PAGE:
Vitamins in Jelly for a Healthy Diet - Give Up the Goo!
Thank You For Asking
I do not understand your question, Ben Zoltac, but humans are confounding in their questions at times.
Since the Good Ship UHP Hubbertise of HubNugget Fleet is in for a refit, I have free time from my duties as Science OfficerSCI-PI and will apply it in an attempt to deal with your questioning on this strange new topic.
At first blush, it would seem that any jelly that did not contain a portion of vitamins would be merely some sort of plastic goo - manufactured in one of Earth's synthetics factories, for example. Or perhaps by Hollywood for yet another remake of Ghostbusters.... or The Kids in the Hall - whichever of those adolescent-humanoid shows employs slime as a comedy device. The goo might, however, be that which infills artificial body implants of a sort.
What sort of jelly do you speak of - cow's foot jelly, perhaps? Snake jelly made by the local crone on the corner? Hair gel, perhaps. It is all intriguing.
Since you are undoubtedly reduced to purchasing gelatin-pak vitamin supplements from gas stations along the Interstate, I have convened a panel of experts to help me with this topic.
As a Klingon colleague of mine says in his agony column, I will now confront your questions.
Big Ears listening for the perfect jelly recipe.
Professor Papilio Appalachiensis
Grape Jelly - Commercial Brands are No-Go
All of the commercial brands of grape jelly we tested produced no significant amounts of any vitamins, and only one mineral - sodium. This is likely because the cooking and bottling or canning process destroy all of the vitamins of the fruit, namely grapes. Commercial grape jellies contain carbohydrates and calories. That is what they contain.
Un-jellied, whole grapes yield the following nutritional components:
- Minerals: calcium, chlorine, copper, fluorine, iron, magnesium, manganese, phosphorus, potassium, silicon, sulfur.
- Vitamins: A, B1, B2, B6 and C6.
- Sulfuric compounds: Beta-carotene, lycopene, ellagic acid, resveratrol, others (all in the grape skins).
- Antioxidants: anthocyanins, flavones, geraniol, linalol, nerol and tannins.
- Grape leaves contian other nutritional benefits, being green and leafy.
Because you need to cook the grapes in water, crush them, and drain the juice and toss the skins, you will retain little of the nutritional content.
If you do anything at all to jellify them, you should wash some grapes, keep the skins on but cut and smash them all slightly in a dish, heat them for a minute or two in the microwave, and serve them on toast, English muffins, or ice cream, and derive some nutrition value from them. You could pour them over shortcake or on top of a cake of any type as well. You could add a little honey to the grapes in the microwave.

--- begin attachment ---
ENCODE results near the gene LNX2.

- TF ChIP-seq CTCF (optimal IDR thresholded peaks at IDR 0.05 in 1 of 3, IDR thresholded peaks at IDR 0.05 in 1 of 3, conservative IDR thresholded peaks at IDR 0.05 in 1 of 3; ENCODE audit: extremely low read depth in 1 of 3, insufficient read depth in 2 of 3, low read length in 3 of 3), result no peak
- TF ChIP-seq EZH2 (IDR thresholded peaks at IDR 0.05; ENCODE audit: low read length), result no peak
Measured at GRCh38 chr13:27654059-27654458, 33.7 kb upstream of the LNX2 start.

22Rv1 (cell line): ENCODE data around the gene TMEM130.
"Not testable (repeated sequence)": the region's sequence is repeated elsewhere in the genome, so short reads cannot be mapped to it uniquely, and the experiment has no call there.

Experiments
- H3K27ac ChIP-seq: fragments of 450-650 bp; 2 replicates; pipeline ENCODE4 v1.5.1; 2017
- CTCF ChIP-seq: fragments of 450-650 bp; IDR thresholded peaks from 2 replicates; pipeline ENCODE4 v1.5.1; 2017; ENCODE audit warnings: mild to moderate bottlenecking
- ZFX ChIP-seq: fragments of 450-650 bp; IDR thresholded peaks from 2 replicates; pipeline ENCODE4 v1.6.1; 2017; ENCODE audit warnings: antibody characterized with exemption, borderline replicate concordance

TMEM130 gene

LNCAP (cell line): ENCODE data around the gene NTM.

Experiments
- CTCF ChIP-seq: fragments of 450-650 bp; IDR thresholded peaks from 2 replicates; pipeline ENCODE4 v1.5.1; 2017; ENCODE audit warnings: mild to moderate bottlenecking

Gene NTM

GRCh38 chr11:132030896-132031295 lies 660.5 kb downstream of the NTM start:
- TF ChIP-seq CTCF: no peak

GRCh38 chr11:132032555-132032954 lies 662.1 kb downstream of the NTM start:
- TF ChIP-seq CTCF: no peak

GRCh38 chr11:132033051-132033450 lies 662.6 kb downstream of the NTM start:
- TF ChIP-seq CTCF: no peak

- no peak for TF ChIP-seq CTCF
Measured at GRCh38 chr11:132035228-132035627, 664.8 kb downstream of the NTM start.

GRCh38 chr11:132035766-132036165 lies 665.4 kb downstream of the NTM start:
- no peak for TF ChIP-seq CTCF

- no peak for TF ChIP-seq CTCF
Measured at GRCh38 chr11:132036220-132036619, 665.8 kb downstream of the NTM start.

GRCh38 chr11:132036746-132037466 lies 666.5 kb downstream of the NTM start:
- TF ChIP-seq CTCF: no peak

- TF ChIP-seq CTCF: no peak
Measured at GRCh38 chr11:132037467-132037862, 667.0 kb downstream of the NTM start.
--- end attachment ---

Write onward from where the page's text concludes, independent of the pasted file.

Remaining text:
Fruits that you do not need to peel in order to make preserves, jams, and compotes with little or no cooking to destroy nutrition are the best to use. These include:
- Raspberries, black raspberries, blackberries, mulberries
- Raisins - put some in a dish with a little water, warm up in the microwave and you have a sauce. Use less water and you have a type of preserve.
Hubbertise Science Galley
SCI-Pi's Galactic Low-Sugar Strawberry Jam
A Hardee's table top 1/2 oz. Strawberry Jam Packet provides 2.4 mg of Vitamin C or 4% of the RDA.
This homemade version includes:
- Only 10 Calories or less per Tablespoon
- Vitamin C - 10% RDA
- Vitamin A - 0.2%
- Vitamin B6 - 0.2%
- Vitamin B12 - 0.3%
- Vitamin E - 0.2%
- Calcium - 0.3%
- Potassium - 20.7 mg
- Manganese - 2.0%
- Iron - just under 1.0%
- Sodium - a trace
INGREDIENTS for 6 Cups of Jam
- One huge cooking pot
- A wooden spoon
- 3 Pounds washed Strawberries - about 10 cups
- 1/2 Cup sugar or Honey (or the appropriate amount of Sugar Twin sweetener or Stevia; I don't like any of the rest)
- 3 Tbl Cornstarch
- 1/3 Cup water - I use spring water
- Pint canning jars with lids
- Paraffin (that's wax) to melt for seals - when it melts, it may resemble that goo you were previously eating, but don't be tempted by it. It will indeed gel in the alimentary tract and need surgical removal.
- Place berries in the pot over medium-high heat and cook 10-12 minutes, smashing gently.
- Add sweetener of your choice and stir while dissolving.
- Mix cornstarch with the water in a cup, stir briskly, and pour into the pot,
- Stir briefly to mix well and remove the pot from stove top; pour jam into sterilzed bottles.
- Melt paraffin carefully in a small pan, pour a thin layer on top of the jams, and cap. Use jam within 3-6 months. If you process in a hot water bath, you'll destroy nutritional content.
Be sure to taste the strawberries for sweetness before you start preparing your strawberry jam. Adjust the sweeteners as you like. You may also use frozen strawberries in this recipes and often, these packages contain sugar and you might not need any further sweetening agent.
Thank you for calling the UHP Hubbertise Science Department. We hope your question has been answered satisfactorily and in good taste.